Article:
The most eco-friendly way to store food is in a cool larder, but this is out of the question in most modern homes, especially those in areas with hot summers. Even though they consume power, refrigerators and freezers do have an eco-friendly advantage – they make food last longer, saving you the need to drive to the store every day. The key is to use these appliances efficiently.
If your fridge or freezer is particularly old or not running properly, it is likely wasting energy – and your money. Consider buying a new or even second hand model. While new appliances are designed to use less power, buying a "newer" second hand model or getting one through a reuse organization like http://www.Freecycle.org does save the energy and resources required to make a new appliance and keeps waste out of landfill.
When buying a new refrigerator or freezer, look for the smallest one that will suit your needs, and read the labels carefully to find the appliance with the lowest energy use. Picking a US ENERGY STAR qualified fridge means that it is guaranteed to use 20 percent less energy than an unlabeled appliance, and a labeled freezer uses 10 percent less energy. Replacing a fridge from the 1980s will save power worth about $100 a year on energy and replacing one from the 1970s could save as much as $200 a year! Replacing freezers from the 1980s will save power worth around $70 a year.
Fridges and freezers work more efficiently when they are full, but with enough room for air to circulate. Fill gaps in the refrigerator with containers of water, and pack spaces in the freezer with crumpled paper or loaves of bread. In addition, check the temperature of your fridge and freezer to make sure that the settings aren't too low (many new models have a mark on the dial for the optimal temperature).
Keep the fridge and freezer doors closed as much as possible to save energy. You can even consider an alarm to warn when the doors have been left open – this might stop late night fridge raiders, too!
Dishwashers actually can be greener than washing dishware by hand, especially if you run them fully loaded and on lower temperatures or eco-cycles. When buying new dishwashers, ENERGY STAR models will use less energy and water than older dishwashers.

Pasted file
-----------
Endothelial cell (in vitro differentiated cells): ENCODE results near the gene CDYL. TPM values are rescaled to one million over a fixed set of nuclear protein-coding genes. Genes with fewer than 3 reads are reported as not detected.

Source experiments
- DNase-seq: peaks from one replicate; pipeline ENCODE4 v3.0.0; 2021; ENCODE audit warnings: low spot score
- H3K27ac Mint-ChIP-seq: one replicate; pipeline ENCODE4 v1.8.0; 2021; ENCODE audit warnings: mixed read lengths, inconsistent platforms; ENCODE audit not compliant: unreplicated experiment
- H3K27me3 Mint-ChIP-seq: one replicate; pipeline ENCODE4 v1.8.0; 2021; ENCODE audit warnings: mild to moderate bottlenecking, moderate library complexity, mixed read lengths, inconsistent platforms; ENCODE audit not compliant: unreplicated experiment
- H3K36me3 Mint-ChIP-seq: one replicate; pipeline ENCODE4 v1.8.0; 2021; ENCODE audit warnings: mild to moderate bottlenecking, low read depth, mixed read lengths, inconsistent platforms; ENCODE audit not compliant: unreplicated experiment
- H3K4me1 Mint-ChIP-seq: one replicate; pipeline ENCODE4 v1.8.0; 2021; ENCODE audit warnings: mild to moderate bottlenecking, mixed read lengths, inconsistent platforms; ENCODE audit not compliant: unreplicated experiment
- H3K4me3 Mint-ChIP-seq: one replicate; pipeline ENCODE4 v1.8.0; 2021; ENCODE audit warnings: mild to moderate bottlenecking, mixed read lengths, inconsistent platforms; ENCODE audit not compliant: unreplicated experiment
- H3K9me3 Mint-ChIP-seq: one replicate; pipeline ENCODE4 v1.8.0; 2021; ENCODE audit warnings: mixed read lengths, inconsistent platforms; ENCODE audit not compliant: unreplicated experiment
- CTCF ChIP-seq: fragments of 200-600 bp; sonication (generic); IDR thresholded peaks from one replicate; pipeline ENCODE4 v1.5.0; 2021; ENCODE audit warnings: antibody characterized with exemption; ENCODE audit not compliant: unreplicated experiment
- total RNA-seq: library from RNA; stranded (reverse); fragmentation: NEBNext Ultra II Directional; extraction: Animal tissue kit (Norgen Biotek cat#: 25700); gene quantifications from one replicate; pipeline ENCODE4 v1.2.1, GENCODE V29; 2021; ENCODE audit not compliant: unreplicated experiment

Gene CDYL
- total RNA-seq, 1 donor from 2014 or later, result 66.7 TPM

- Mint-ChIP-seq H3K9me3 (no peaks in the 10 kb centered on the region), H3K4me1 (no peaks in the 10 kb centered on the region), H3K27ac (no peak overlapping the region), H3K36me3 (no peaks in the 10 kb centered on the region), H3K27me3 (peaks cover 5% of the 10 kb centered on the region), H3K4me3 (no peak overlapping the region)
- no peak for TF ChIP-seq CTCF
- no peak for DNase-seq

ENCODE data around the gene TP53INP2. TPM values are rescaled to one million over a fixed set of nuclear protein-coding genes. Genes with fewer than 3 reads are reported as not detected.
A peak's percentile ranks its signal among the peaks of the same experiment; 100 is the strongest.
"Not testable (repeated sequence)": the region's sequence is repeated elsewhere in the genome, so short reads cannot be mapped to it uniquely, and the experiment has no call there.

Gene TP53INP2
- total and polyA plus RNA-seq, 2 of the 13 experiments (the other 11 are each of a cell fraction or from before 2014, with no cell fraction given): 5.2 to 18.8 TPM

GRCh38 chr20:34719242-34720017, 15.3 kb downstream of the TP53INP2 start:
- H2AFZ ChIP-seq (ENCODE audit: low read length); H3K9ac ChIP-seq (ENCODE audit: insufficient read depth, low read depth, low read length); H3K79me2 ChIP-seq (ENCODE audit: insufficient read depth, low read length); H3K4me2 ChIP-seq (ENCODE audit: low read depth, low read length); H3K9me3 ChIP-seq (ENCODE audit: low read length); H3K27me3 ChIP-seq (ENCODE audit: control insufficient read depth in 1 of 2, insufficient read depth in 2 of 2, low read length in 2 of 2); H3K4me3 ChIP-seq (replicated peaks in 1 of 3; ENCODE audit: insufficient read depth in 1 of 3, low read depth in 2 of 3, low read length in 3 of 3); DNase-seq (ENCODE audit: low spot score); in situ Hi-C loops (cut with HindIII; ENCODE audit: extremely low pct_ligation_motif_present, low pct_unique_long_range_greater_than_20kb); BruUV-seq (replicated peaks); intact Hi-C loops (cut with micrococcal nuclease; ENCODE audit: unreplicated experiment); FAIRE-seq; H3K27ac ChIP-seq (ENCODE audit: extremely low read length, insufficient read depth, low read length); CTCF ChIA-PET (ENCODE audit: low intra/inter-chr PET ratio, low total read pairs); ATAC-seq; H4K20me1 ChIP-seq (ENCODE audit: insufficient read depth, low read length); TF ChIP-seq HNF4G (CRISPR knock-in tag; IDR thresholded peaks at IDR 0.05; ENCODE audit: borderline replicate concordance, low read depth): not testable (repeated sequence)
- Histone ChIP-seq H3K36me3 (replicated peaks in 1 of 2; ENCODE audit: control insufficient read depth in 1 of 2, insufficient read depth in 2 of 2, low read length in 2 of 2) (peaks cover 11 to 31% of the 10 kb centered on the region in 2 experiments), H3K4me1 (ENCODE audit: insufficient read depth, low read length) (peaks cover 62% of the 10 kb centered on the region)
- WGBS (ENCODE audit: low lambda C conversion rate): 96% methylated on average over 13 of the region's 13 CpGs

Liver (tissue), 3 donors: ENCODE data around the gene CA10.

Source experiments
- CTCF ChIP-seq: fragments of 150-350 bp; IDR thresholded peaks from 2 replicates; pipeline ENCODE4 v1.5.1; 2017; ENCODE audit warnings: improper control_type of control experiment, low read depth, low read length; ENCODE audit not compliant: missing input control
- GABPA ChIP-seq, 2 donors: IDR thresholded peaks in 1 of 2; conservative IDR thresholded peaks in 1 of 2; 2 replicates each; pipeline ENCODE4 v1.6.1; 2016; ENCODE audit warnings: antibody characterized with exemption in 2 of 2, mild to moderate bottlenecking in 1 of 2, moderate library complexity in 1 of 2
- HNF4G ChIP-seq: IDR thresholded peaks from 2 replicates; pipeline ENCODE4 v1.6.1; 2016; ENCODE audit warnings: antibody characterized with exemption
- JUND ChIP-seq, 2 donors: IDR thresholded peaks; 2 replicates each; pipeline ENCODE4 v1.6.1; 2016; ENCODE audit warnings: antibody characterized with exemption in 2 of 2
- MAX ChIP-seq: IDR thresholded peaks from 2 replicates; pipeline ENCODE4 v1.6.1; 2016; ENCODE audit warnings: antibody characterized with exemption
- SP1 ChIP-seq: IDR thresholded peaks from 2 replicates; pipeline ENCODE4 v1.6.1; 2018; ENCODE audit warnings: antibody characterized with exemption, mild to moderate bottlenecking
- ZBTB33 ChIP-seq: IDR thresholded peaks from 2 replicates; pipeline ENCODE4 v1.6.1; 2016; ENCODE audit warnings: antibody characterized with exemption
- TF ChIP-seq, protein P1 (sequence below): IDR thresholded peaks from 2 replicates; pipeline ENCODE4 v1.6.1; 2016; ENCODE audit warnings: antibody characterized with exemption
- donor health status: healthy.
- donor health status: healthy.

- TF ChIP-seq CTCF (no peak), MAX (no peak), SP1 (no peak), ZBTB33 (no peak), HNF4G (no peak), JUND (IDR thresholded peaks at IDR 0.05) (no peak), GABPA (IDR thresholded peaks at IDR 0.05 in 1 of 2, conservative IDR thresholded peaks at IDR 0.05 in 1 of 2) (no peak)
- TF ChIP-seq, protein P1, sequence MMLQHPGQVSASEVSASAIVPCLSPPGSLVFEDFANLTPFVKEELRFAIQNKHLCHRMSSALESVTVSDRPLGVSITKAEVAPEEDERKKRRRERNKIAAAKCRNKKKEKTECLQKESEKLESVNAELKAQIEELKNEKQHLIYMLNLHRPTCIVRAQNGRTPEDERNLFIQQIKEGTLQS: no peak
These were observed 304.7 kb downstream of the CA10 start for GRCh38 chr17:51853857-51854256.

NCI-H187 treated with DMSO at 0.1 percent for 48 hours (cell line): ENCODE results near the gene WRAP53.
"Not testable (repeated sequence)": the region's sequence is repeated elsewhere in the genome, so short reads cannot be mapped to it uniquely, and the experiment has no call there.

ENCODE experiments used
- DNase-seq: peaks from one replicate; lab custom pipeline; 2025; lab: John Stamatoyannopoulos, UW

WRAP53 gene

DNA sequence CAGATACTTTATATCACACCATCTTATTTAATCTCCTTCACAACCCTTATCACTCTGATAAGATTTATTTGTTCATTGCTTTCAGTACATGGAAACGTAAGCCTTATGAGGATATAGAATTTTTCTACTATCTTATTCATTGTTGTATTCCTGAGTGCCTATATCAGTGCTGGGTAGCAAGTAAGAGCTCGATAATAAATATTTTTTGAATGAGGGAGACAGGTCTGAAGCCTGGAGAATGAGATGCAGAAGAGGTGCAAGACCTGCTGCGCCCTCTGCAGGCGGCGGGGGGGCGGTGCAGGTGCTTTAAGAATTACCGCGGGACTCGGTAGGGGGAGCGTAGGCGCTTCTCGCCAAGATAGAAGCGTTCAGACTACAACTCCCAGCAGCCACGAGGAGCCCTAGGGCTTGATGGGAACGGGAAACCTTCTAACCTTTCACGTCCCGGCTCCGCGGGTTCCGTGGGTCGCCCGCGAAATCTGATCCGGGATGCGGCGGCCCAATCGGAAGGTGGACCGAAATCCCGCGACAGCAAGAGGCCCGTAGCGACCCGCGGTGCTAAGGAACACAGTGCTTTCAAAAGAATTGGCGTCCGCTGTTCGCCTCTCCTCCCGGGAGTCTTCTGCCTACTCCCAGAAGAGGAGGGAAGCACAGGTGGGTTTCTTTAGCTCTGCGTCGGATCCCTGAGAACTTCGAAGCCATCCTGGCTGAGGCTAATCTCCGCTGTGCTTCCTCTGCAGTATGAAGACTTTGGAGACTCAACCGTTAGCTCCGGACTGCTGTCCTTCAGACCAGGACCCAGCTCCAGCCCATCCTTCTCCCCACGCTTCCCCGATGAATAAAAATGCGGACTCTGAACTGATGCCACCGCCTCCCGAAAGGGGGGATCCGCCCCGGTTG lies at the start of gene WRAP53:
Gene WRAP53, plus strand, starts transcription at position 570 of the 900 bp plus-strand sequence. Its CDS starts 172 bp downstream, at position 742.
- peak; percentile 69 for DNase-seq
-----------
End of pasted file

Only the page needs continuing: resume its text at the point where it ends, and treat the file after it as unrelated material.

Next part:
To save water when washing dishes by hand, use a washing basin rather than washing each dish or glass in the sink as you use it. A washing basin (or even keeping one side of your sink full of water, if you have a double sink) can save a day's use of dishes that can be done all at once. A washing basin will also keep your water warmer longer.
Whether washing by hand or using the dishwasher, hunt out a biodegradable dish soap or dishwasher liquid to reduce the impact of detergent on the environment, and try using less detergent than the manufacturer recommends. Lemon juice or vinegar will help cut through grease, and adding half a lemon to the dishwasher cycle deodorizes without using any chemicals.
Anything you squirt down the sink drain or spray onto a kitchen surface ends up going into the environment. Most stores, especially the larger ones, now sell biodegradable cleaning products, but homemade kitchen cleaners are cheaper and greener.
Here are a few homemade eco-friendly kitchen cleaners:
Many appliances in your kitchen still use power even though they aren't in active use. From the clock on the microwave and lights on the coffee maker to the radio or CD player that goes into standby, unplugging appliances can save a surprising amount of electricity.
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